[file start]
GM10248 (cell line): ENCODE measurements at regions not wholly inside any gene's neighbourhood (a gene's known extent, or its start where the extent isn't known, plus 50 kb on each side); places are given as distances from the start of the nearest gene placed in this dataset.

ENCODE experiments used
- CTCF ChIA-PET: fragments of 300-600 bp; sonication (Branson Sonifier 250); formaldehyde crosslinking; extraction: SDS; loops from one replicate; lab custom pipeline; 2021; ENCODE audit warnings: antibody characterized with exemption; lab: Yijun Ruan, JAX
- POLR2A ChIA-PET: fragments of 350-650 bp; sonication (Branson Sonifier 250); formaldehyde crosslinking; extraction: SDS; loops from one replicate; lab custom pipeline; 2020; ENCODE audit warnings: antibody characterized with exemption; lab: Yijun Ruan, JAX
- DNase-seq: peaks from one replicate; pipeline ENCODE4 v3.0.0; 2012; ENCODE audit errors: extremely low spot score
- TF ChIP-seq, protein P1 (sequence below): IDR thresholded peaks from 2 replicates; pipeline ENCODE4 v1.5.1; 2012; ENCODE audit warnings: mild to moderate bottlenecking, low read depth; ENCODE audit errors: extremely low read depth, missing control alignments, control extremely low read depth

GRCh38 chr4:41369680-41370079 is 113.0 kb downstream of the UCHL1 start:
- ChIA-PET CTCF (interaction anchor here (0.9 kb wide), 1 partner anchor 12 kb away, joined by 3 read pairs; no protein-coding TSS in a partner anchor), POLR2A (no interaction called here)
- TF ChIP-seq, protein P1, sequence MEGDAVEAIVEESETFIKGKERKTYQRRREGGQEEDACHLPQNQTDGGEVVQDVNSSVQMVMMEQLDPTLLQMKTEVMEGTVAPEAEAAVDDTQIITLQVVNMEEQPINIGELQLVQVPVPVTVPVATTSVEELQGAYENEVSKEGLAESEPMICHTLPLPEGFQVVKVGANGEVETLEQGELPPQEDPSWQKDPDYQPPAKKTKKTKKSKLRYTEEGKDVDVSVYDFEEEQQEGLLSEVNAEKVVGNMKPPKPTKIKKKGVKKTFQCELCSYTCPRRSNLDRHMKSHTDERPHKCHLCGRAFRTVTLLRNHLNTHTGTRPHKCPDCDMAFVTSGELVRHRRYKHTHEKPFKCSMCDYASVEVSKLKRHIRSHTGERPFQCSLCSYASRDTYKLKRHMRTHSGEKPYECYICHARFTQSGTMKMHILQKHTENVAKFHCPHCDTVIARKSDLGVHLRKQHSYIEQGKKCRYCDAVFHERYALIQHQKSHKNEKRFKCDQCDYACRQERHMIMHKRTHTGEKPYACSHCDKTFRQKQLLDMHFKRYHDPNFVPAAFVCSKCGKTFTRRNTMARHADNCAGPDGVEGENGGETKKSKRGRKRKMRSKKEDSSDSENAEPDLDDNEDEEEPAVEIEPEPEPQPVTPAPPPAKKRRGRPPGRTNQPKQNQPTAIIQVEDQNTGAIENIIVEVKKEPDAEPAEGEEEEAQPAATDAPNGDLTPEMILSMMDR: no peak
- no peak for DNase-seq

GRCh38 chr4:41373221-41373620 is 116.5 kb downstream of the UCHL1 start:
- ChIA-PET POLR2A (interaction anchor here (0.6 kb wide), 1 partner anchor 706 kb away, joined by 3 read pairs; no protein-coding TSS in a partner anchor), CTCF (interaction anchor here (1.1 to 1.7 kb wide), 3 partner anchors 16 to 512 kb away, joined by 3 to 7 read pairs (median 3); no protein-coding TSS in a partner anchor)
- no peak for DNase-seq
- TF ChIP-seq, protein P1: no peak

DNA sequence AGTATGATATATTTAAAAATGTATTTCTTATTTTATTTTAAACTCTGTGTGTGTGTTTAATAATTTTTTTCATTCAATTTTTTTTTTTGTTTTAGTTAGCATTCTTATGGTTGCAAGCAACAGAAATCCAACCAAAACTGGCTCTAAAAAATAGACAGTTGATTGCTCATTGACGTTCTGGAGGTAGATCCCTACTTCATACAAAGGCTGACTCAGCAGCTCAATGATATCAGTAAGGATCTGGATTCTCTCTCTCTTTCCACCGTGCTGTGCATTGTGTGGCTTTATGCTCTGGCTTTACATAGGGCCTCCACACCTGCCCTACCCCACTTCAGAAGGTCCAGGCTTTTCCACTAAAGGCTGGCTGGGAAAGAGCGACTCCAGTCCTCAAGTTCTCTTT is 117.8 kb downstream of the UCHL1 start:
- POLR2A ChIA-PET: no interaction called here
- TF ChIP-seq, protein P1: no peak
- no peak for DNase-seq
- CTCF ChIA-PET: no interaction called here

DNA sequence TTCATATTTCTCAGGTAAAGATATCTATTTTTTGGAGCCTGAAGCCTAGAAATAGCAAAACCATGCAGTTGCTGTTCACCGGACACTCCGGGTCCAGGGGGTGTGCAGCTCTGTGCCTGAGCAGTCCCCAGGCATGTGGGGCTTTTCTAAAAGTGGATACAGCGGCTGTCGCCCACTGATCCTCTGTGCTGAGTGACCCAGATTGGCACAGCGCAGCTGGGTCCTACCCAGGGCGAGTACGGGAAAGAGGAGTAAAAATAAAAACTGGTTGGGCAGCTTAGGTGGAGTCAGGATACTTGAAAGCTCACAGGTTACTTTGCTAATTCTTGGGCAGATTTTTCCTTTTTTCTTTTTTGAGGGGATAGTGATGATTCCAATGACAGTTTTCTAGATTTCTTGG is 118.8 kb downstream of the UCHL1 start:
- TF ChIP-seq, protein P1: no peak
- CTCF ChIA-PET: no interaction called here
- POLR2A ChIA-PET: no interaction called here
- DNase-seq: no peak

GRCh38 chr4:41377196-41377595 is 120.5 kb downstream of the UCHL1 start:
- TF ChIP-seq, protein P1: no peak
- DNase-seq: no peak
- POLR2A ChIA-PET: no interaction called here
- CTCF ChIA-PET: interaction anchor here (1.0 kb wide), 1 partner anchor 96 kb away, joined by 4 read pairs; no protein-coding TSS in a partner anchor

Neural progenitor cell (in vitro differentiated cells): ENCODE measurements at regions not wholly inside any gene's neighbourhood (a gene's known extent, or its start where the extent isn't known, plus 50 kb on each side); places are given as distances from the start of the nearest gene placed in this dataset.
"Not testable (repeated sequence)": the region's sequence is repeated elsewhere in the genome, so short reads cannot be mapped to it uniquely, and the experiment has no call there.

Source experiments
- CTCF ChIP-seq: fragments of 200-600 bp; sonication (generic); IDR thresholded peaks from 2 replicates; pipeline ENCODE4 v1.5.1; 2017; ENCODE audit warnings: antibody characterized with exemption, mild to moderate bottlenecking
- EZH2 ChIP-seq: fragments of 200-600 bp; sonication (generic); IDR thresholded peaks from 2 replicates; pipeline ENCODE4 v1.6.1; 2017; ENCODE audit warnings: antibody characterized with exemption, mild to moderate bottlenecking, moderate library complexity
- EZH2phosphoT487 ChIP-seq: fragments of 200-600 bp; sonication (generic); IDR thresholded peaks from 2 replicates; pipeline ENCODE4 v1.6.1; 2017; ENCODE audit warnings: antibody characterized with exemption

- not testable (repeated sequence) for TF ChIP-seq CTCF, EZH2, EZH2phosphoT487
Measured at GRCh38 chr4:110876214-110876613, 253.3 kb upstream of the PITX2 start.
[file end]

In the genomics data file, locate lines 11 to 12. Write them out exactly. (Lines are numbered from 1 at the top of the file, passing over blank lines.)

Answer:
GRCh38 chr4:41373221-41373620 is 116.5 kb downstream of the UCHL1 start:
- ChIA-PET POLR2A (interaction anchor here (0.6 kb wide), 1 partner anchor 706 kb away, joined by 3 read pairs; no protein-coding TSS in a partner anchor), CTCF (interaction anchor here (1.1 to 1.7 kb wide), 3 partner anchors 16 to 512 kb away, joined by 3 to 7 read pairs (median 3); no protein-coding TSS in a partner anchor)